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Transcending partisan politics

Irish flag being flown at a Brexit protest outside Westminster last month.

Bernard Purcell

The joint visit to Liverpool next week by the Prince of Wales – the future King – and President Michael D Higgins is a sorely needed reminder of the many bonds Ireland and Britain enjoy.

And it is a reminder that this relationship is so much deeper than the narrow, partisan breaches of faith shown by political party leaders here.

The 2011 visit to Ireland by Queen Elizabeth – made possible by many incremental developments down through the years, not least of them the Good Friday Agreement – was genuinely, truly transformative.

The cynical bad faith and willful ignorance shown by, mainly but not exclusively, Conservative Party ministers and MPs on the backstop in recent weeks and days make 2011 and even 2014 (the year of President Higgins’ State visit to here) seem so very long ago.

Colin Davidson paints Queen
Queen Elizabeth II shakes hands with Northern Ireland Deputy First Minister Martin McGuinness in Belfast. (Pic: Photo: RollingNews.ie/PA)

We Irish living in this country already know there is no upside to Brexit and look aghast at the toxic cod World War Two mythology with which so many scoundrels and fraudsters wish to associate themselves – and we take pride in seeing Ireland holding its own as a sovereign nation with its EU partners.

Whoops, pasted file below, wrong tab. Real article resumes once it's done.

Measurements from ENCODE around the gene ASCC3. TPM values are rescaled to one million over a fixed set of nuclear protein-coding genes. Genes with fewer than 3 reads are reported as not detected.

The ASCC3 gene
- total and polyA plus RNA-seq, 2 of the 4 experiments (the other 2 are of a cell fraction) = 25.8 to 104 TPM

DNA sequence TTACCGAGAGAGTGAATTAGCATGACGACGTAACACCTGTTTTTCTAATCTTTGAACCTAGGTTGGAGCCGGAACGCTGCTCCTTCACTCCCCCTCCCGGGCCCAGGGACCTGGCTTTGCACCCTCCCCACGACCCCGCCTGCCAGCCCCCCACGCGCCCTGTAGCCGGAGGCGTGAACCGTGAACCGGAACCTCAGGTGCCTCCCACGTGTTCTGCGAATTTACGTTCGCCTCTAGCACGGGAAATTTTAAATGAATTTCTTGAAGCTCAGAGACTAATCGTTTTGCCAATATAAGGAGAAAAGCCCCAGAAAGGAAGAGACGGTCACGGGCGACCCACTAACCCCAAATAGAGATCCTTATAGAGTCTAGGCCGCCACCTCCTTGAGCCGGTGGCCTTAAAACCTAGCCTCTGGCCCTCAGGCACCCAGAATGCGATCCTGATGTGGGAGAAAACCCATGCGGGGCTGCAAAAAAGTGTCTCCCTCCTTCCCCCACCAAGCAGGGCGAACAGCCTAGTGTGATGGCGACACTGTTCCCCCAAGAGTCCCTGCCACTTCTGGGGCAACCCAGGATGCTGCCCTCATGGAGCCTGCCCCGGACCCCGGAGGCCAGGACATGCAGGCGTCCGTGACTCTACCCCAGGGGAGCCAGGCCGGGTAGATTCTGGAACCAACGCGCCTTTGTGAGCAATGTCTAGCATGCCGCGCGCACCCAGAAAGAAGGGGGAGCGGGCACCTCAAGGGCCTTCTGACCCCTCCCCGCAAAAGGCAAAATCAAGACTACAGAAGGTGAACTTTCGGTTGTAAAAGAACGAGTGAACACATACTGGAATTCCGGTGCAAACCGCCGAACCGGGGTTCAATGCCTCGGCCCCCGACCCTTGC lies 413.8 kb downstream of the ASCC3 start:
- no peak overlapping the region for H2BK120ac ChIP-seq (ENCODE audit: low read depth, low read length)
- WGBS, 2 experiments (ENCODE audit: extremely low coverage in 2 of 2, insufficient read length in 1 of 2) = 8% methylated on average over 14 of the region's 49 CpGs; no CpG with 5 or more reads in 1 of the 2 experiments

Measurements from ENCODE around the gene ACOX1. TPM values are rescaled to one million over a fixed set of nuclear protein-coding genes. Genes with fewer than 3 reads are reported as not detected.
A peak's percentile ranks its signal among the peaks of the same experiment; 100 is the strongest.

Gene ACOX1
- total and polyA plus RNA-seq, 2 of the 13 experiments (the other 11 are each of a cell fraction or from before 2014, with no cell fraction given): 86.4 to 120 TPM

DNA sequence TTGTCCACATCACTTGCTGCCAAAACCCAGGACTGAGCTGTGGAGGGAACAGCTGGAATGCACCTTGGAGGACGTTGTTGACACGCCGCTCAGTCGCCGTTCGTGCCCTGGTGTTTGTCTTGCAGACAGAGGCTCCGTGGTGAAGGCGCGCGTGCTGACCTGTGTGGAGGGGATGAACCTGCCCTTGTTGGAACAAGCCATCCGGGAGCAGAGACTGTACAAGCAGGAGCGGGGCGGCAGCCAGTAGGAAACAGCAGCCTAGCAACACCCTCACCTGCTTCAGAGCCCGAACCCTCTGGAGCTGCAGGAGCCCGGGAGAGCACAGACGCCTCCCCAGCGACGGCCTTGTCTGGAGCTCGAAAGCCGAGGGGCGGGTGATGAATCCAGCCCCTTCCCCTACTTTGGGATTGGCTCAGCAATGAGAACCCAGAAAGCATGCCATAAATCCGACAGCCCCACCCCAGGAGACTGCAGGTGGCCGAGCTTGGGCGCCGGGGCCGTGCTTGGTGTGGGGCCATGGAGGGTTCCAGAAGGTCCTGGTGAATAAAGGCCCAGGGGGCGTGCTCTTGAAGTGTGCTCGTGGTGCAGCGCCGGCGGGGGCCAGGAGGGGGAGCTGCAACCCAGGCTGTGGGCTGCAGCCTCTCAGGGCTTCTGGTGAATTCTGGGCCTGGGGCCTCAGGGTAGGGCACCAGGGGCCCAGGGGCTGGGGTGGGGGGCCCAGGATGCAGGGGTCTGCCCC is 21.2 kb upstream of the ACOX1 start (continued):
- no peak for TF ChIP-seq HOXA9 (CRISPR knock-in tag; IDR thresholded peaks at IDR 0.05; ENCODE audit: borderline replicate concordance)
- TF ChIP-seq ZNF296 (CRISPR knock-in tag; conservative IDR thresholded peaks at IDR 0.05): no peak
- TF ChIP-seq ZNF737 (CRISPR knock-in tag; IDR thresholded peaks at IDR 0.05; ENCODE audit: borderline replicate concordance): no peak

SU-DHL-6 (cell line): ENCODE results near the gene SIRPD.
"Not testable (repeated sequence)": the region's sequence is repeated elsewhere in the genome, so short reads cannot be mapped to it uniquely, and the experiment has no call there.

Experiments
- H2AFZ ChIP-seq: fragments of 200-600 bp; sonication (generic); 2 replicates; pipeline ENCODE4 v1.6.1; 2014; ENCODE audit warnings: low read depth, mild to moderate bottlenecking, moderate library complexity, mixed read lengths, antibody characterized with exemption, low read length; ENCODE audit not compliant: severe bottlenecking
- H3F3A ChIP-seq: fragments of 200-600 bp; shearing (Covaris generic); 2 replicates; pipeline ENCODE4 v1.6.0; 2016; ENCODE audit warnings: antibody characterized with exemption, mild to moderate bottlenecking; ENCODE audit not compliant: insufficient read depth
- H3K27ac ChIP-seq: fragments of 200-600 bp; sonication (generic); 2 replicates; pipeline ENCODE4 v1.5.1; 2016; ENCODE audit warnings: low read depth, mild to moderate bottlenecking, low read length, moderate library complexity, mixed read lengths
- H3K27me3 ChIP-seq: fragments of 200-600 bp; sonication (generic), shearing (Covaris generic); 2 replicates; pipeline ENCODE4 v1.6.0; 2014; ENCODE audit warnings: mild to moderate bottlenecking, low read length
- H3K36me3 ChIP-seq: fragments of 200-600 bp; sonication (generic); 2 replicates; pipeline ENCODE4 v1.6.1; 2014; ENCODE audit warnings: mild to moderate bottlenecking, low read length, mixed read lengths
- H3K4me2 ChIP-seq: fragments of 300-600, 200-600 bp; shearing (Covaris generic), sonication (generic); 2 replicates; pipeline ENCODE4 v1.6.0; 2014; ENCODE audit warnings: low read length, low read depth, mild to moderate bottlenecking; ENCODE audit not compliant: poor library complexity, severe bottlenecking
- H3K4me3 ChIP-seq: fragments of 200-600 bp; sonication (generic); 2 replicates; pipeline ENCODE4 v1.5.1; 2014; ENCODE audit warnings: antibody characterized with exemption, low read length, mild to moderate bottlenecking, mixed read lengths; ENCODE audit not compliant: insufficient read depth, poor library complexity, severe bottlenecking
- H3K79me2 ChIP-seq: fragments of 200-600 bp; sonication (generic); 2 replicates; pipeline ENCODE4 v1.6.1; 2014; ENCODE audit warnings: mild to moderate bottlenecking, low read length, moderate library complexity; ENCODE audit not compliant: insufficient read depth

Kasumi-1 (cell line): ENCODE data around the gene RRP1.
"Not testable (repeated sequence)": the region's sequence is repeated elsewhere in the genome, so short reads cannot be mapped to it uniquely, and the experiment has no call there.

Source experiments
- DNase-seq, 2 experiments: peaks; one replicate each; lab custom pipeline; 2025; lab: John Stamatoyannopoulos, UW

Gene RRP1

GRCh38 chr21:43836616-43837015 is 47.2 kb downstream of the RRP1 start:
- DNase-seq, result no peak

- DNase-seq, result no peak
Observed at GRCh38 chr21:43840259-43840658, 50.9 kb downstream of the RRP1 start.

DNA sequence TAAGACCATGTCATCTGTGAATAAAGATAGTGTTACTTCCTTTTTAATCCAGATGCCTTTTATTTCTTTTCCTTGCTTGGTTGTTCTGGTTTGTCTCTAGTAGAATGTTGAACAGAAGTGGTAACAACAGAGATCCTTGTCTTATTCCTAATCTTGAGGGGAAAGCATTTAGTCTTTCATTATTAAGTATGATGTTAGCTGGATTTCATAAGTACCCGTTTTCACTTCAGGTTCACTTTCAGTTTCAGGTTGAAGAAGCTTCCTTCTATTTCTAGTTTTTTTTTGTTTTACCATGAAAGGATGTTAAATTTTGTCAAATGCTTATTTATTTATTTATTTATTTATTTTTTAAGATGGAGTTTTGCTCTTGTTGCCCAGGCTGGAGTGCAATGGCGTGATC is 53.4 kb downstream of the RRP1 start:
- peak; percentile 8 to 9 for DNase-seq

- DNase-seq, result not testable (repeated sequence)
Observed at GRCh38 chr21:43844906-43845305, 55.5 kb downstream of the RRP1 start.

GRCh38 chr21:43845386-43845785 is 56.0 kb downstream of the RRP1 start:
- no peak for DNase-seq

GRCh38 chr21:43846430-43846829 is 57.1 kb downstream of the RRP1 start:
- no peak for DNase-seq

We can infer from the ever-rising numbers of applications from here for Irish passports that the latter point is appreciated by many others as well.

One ludicrous MP even falsely and ignorantly claimed that Britain never received any assistance under the inspired Marshall plan that so rebuilt Germany.

In fact, Britain received more money than any other nation – the Lion’s Share – but squandered it over many years on delusions of maintaining its one-time status as an independent superpower.

The Prince of Wales and President of Ireland Uachtarán na hÉireann Michael D Higgins at Aras an Uachtarain in Dublin in 2017. (Photo: Sam Boal/Rollingnews.ie)

Events like the Nissan fiasco in Sunderland make it seem like this country’s powers that be are intent on destroying what manufacturing base it has built up in recent decades.

It has been with heavy hearts that we have awaited this monumental act of national self-harm to run its course while hoping, at the same time, that these same self-interested wreckers do not undo all that has been achieved in Northern Ireland and along what is, let’s always remind people, the UK’s border.

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And, to date at least, our European neighbours have shown common purpose in preventing a return to The Troubles or any 21st-century variation of them.

Unlike so many of the Brexiteers we aren’t acting as an agent of a foreign power, or various financial interests, when we speak against the unfolding folly it is as people who actually love this country and only wish it – and by extension, ourselves who live here – well.

That simply cannot be said of the malevolent, incompetent, self-deluding deceivers who have led us to this pass. Let us hope next week’s meeting reminds us of that which is still good between Britain and Ireland.

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